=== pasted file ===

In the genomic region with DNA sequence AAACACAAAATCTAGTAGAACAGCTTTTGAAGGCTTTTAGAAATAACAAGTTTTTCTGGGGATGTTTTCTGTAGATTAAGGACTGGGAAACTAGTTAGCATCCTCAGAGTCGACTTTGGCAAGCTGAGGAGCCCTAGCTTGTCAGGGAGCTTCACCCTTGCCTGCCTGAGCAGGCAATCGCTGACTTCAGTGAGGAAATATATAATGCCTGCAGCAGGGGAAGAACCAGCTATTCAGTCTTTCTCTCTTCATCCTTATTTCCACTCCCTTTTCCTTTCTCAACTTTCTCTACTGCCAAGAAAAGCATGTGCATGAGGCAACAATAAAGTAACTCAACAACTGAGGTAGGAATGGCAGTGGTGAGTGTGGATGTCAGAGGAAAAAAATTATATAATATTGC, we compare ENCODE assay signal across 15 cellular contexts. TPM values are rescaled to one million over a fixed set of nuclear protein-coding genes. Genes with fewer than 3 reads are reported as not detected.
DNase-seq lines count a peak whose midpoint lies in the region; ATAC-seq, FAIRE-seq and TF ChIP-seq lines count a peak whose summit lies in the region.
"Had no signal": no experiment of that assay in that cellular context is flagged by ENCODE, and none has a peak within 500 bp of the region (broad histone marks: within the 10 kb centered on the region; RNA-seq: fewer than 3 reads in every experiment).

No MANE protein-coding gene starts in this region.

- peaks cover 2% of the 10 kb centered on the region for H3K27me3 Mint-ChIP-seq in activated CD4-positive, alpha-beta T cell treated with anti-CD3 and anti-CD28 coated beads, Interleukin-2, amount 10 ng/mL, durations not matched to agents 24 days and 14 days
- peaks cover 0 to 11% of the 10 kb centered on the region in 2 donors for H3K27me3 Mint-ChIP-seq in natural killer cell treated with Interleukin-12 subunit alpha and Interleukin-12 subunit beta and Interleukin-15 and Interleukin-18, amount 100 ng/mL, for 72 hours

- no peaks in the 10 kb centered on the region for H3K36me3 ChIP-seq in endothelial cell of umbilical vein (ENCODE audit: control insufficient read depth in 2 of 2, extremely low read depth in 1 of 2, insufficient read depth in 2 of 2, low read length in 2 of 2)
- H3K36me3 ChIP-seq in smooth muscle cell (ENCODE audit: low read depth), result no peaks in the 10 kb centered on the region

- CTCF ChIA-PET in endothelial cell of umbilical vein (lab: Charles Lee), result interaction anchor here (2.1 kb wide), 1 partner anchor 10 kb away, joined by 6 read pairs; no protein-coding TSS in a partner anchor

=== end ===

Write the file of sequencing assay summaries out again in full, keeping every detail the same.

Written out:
In the genomic region with DNA sequence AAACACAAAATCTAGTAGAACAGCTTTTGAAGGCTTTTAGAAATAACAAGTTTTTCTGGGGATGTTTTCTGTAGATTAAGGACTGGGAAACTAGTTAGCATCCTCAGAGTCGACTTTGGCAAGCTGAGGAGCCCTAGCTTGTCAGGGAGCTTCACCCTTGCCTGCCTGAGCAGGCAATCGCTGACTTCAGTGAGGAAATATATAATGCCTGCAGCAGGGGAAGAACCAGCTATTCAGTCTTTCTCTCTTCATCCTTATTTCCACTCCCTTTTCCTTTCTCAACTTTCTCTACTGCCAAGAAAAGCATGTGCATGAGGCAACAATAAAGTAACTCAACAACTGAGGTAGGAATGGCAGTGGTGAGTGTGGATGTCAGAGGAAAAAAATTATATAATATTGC, we compare ENCODE assay signal across 15 cellular contexts. TPM values are rescaled to one million over a fixed set of nuclear protein-coding genes. Genes with fewer than 3 reads are reported as not detected.
DNase-seq lines count a peak whose midpoint lies in the region; ATAC-seq, FAIRE-seq and TF ChIP-seq lines count a peak whose summit lies in the region.
"Had no signal": no experiment of that assay in that cellular context is flagged by ENCODE, and none has a peak within 500 bp of the region (broad histone marks: within the 10 kb centered on the region; RNA-seq: fewer than 3 reads in every experiment).

No MANE protein-coding gene starts in this region.

- peaks cover 2% of the 10 kb centered on the region for H3K27me3 Mint-ChIP-seq in activated CD4-positive, alpha-beta T cell treated with anti-CD3 and anti-CD28 coated beads, Interleukin-2, amount 10 ng/mL, durations not matched to agents 24 days and 14 days
- peaks cover 0 to 11% of the 10 kb centered on the region in 2 donors for H3K27me3 Mint-ChIP-seq in natural killer cell treated with Interleukin-12 subunit alpha and Interleukin-12 subunit beta and Interleukin-15 and Interleukin-18, amount 100 ng/mL, for 72 hours

- no peaks in the 10 kb centered on the region for H3K36me3 ChIP-seq in endothelial cell of umbilical vein (ENCODE audit: control insufficient read depth in 2 of 2, extremely low read depth in 1 of 2, insufficient read depth in 2 of 2, low read length in 2 of 2)
- H3K36me3 ChIP-seq in smooth muscle cell (ENCODE audit: low read depth), result no peaks in the 10 kb centered on the region

- CTCF ChIA-PET in endothelial cell of umbilical vein (lab: Charles Lee), result interaction anchor here (2.1 kb wide), 1 partner anchor 10 kb away, joined by 6 read pairs; no protein-coding TSS in a partner anchor